Explore the report
2021 was a record year for science-based targets
Since its inception in 2015, the SBTi has grown exponentially. The initiative is now evolving to become a global standard setter for corporate emissions reduction targets, providing clarity by grounding corporate target setting in science and credibility through a robust target validation process.
2021 was a record year for the SBTi, as the number of companies setting and committing to set science-based targets doubled to 2,253. This figure includes 1,171 companies that committed to set science-based targets and 1,082 with approved targets – with a global reach in 70 countries and 15 industries (figures from 31 December 2021). SBTi companies now cover over a third (35%) of global market capitalization - up from 20% in 2020, equal to $38 trillion.
A record year for new approved targets and commitments
SBTi commitments and target approval rates increased at a record pace in 2021 - three times faster than in 2020. More than 1,300 companies committed to and set science-based targets, at a rate of over 110 companies per month, compared with 35 companies per month in 2020. What’s more, the rate of companies’ target validation more than doubled, from 20 per month on average in 2020, to 49 in 2021, reflecting the initiative’s increasing technical capacity and resources to meet demand.
In 2022, the SBTi has continued to experience exponential growth. In the first quarter, almost 500 companies have set or committed to set science-based targets.
In 2021, there was also a significant uptake in science-based targets by small-medium enterprises (SMEs). 177 SMEs set targets, compared to 29 SMEs in 2020. The uptake is linked to the introduction of a streamlined route for SME target validation in mid-2020. It enables SMEs to immediately set a science-based target for their scope 1 and 2 emissions by choosing from one of two predefined target options. Although SMEs are not required to set scope 3 emissions reduction targets, they must commit to measure and reduce these emissions sources. 209 SMEs now have approved targets.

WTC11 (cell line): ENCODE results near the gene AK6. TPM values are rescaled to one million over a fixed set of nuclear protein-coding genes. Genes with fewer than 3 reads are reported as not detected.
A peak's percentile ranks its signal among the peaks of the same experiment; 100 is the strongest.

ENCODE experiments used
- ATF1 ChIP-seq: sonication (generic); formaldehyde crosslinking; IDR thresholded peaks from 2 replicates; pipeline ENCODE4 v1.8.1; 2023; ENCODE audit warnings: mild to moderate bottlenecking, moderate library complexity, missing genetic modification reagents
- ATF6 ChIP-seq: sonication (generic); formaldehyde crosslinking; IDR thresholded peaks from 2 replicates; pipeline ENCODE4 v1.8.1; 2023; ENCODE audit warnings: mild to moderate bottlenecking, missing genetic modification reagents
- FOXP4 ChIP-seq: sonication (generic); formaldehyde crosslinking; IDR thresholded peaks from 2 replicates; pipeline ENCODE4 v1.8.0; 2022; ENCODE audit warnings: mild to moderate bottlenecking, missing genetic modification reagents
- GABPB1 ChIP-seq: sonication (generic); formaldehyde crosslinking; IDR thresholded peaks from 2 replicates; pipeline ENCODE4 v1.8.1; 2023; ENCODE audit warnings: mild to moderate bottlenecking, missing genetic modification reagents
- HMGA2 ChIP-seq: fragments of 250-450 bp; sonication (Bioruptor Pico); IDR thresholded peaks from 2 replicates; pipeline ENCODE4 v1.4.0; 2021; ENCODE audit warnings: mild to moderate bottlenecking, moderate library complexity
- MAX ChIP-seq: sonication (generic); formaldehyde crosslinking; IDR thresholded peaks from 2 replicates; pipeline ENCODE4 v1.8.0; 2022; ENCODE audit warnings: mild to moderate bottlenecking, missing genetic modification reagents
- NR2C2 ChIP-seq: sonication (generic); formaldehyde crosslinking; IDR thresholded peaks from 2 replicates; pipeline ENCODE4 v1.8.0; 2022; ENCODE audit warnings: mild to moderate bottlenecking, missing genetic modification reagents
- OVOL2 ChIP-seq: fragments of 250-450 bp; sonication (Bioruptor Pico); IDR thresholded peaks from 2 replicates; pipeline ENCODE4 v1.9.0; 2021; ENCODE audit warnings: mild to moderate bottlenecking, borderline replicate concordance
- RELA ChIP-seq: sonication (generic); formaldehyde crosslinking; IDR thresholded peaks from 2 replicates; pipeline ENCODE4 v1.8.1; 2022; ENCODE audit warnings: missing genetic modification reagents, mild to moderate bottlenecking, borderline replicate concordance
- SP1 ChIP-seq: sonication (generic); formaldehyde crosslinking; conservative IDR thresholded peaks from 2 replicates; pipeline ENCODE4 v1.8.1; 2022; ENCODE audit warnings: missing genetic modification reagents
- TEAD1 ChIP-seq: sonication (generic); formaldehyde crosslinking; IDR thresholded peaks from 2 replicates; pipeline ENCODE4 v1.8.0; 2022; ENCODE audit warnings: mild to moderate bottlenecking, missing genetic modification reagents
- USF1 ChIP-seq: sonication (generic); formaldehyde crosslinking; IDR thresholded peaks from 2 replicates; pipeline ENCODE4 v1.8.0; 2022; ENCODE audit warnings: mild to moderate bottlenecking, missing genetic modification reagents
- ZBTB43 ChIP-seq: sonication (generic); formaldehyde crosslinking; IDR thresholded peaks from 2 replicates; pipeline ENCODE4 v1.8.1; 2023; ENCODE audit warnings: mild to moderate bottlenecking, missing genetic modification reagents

1.5°C becomes the new normal
The majority of SBTi companies’ scope 1 and 2 targets are now aligned with 1.5ºC, a positive sign in light of the increased urgency to limit global temperature rise, as laid out in reports from the IPCC and the Glasgow Climate Pact at COP26. As of December 2021, more than two thirds (68%) of all companies with approved science-based targets were aligned with 1.5ºC, compared to 41% in 2020. An annual 4.2% emissions reduction is required for 1.5ºC-aligned science-based targets. A typical SBTi-approved company has been even more ambitious than the 1.5ºC trajectory, with a linear rate of 8.8% scope 1+2 reductions a year during the period with approved targets.
The mainstreaming of 1.5ºC alignment was supported by more than two years of campaigning through the Business Ambition for 1.5°C campaign. Building on the unprecedented growth in ambition through the campaign, the SBTi announced in 2021 to make 1.5°C the central ambition in its target-setting framework. From July 2022, only target submissions aligned with 1.5ºC will be accepted. Already in 2021, almost 80% of the 587 approved targets were aligned with 1.5°C. Furthermore, 20 companies adjusted their targets to increase ambition through the SBTi’s voluntary ambition update process; and 52 have resubmitted their target, which can also include an incremental update.